“Cornell Rewind” is a series of columns in the Cornell Chronicle to celebrate the university’s sesquicentennial through December 2015. This column will explore the little-known legends and lore, the mythos and memories that devise Cornell’s history.
Before Willard Straight Hall opened in 1925, students, faculty and campus visitors gathered in Ithaca’s downtown hotels, boarding houses and fraternities, as well as at campus dining halls at Sage, Risley and Balch. The Department of Home Economics had established a cafeteria in 1911 and the Christian Association ran a coffee house in Barnes Hall, but there was no student union, no central place to eat and socialize.
About 57 years after Cornell began operations, Willard Straight Hall – “without formality or fanfaronade,” said The Cornell Daily Sun – opened its doors Nov. 18, 1925. A richer student social life unfolded, and Willard Straight Hall achieved instant success.
It bustled with music, dance recitals, comedic plays and club meetings. The Straight became the campus crossroads and the site of an international scientific conference. Publisher Frank Gannett arranged for the New York State Publishers Association to meet there in 1926. That same year, more than 1,500 alumni descended on the Straight for reunion, and the Association of College and University Unions held a convention there.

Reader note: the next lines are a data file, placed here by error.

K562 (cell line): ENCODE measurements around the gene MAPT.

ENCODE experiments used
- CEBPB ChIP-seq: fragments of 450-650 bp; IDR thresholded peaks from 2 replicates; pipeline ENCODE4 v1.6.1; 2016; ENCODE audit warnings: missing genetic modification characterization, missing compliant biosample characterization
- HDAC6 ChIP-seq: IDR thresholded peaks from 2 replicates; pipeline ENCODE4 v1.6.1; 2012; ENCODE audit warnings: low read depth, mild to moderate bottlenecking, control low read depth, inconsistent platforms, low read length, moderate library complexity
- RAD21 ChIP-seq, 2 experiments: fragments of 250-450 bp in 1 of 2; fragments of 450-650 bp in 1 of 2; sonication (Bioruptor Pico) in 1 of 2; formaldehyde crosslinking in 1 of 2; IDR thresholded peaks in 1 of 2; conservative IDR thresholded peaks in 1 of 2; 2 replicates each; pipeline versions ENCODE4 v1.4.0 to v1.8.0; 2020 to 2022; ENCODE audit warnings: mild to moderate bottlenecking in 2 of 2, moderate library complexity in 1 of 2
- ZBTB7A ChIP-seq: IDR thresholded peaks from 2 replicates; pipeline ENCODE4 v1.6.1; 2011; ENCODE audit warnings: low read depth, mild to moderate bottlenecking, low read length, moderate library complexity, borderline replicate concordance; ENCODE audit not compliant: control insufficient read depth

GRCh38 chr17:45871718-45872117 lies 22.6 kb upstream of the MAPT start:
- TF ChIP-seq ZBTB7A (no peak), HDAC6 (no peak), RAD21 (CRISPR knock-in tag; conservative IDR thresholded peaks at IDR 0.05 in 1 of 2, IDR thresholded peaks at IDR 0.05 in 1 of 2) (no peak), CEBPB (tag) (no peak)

‘He tied winged sandals to my feet …’
More than stone and mortar built Willard Straight Hall; it rests on a foundation of love. Willard Dickerman Straight, Class of 1901, was an artistic, boisterous architectural student with a derring-do attitude who got things done. To raise money for athletics, he established what became Spring Day – a precursor to Slope Day – and organized a College of Architecture Day on St. Patrick’s Day – precursor to today’s Dragon Day. His resume is dizzying: Straight joined Delta Tau Delta fraternity, the Savage Club, Bench and Board (a junior “banqueting” club) and Mermaid (a senior “banqueting” club). He worked for the Widow humor magazine, the Cornellian yearbook and served as editor in chief of the Era, a campus magazine.
The son of educators, Straight was born in Oswego, New York, in 1880. After attending Bordentown Military Institute, Straight came to Cornell to study art and architecture. Following graduation, he spent the next decade in the Far East. In 1902 he wrote about China: “As for the life, I like it better all the time. It’s full of interest and color and there is no end of chances for sketching, sketching, sketching.”